A woman who was accidentally placed on the no-fly list in 2004 finally won her lawsuit against the government almost a decade later.
Rahinah Ibrahim filed a lawsuit against the government in 2006 after she was put on the no-fly list due to a clerical error. Officials refused to tell her why she was on the list, and after returning home to her native country of Malaysia, she was denied a visa.
The mother of four was, at the time, attending Stanford University for her doctorate degree on a student visa. A judge just said last month that an FBI agent was filling out a form for Ibrahim and accidentally checked the wrong boxes, thus causing her to land on the no-fly list and have her visa revoked.
Today, Ibrahim is still living in Malaysia and is a dean at the Universiti Putra Malaysia. For years, Ibrahim has been fighting the government in court, saying that her rights were infringed upon. With the discovery of the clerical error, a judge finally agreed and said that her due process rights were violated when she was denied an explanation for being on the list.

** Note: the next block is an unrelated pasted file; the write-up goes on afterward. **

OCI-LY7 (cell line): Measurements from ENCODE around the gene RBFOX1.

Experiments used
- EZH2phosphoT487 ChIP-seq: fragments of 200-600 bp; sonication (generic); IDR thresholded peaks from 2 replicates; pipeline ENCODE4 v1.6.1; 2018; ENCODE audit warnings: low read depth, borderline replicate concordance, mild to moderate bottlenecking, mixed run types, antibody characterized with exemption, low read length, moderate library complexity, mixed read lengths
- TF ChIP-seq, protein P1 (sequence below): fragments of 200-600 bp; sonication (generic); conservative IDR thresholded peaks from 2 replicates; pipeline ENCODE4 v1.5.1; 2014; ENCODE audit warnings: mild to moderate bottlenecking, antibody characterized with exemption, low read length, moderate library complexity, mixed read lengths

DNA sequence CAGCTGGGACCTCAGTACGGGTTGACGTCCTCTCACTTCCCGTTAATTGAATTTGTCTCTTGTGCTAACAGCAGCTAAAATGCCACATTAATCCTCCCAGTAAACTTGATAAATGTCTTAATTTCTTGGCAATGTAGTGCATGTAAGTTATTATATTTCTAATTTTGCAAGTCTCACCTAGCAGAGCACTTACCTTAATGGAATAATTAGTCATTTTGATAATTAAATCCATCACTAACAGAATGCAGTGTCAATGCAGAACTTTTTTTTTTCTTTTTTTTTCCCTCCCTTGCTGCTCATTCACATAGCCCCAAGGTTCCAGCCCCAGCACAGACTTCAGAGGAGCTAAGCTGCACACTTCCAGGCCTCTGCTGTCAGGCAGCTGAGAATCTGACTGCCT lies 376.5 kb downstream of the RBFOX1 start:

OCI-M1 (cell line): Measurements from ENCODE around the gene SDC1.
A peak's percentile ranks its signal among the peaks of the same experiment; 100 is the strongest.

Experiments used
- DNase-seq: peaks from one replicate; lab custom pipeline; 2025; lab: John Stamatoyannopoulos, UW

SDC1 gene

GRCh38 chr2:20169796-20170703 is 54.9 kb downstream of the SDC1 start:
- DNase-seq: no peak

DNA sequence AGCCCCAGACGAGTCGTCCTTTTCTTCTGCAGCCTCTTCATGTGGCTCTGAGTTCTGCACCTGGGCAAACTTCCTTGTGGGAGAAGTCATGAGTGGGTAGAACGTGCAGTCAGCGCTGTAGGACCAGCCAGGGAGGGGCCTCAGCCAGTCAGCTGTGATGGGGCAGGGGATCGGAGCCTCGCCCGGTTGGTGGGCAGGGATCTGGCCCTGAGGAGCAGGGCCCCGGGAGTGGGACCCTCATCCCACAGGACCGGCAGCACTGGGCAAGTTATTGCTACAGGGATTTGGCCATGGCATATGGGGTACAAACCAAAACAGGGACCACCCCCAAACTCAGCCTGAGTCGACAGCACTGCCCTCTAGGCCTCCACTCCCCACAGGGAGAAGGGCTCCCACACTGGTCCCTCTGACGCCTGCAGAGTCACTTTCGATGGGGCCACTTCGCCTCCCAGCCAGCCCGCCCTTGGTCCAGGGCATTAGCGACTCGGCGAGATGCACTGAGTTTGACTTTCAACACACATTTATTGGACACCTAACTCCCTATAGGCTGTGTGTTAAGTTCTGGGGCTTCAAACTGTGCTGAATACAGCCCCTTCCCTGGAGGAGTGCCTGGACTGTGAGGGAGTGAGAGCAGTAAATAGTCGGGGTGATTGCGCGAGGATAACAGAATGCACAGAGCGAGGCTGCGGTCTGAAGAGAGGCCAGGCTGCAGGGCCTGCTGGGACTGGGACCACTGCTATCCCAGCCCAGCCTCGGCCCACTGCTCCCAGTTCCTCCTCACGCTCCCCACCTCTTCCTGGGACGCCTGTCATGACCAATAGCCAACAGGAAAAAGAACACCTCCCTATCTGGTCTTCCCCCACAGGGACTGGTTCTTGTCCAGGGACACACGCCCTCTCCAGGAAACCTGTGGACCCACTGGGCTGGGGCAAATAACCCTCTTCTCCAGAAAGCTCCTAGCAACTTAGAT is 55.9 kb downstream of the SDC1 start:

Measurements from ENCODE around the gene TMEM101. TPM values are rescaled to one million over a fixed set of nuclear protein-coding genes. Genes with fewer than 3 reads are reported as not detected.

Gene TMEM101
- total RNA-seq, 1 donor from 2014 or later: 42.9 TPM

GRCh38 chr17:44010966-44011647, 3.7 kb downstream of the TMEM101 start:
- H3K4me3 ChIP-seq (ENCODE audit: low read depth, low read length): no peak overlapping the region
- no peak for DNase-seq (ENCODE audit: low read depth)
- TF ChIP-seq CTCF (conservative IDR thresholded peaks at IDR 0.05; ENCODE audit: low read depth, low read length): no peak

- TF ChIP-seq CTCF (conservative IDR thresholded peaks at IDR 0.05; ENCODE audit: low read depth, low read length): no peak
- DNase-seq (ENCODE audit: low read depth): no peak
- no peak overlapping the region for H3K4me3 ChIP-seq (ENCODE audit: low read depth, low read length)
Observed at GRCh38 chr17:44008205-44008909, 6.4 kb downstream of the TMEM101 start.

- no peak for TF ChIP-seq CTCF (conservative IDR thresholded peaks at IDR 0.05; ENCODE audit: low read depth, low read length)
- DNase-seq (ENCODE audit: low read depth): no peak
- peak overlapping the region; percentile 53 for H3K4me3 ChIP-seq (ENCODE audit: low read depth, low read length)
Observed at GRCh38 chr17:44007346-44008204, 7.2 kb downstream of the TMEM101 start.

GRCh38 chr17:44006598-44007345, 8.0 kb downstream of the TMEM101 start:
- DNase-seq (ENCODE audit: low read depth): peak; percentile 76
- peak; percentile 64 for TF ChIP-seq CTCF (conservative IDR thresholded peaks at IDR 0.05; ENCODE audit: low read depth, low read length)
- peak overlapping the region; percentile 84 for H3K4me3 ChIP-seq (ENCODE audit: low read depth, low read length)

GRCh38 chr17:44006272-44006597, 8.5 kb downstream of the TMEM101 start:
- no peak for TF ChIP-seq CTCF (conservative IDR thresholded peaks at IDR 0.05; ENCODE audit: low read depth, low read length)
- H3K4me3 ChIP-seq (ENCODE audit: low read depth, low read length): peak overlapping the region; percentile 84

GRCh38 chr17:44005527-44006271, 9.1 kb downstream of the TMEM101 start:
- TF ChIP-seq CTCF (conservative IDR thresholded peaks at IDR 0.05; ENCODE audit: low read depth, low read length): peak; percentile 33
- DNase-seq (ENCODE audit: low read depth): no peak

According to reports, Ibrahim’s case is the oldest of a few different lawsuits against the government’s no-fly list. Zahra Billoo, executive director of the California chapter of the Council on American-Islamic Relations, says that they receive many complaints every year about travel issues that Muslims face.
“Each year our offices hear from hundreds of individuals who are visited by the FBI and face related travel issues,” said Billoo, “Many have lost hope about clearing their names, but this case will renew our collective desire to continue forward with the courts on our side.”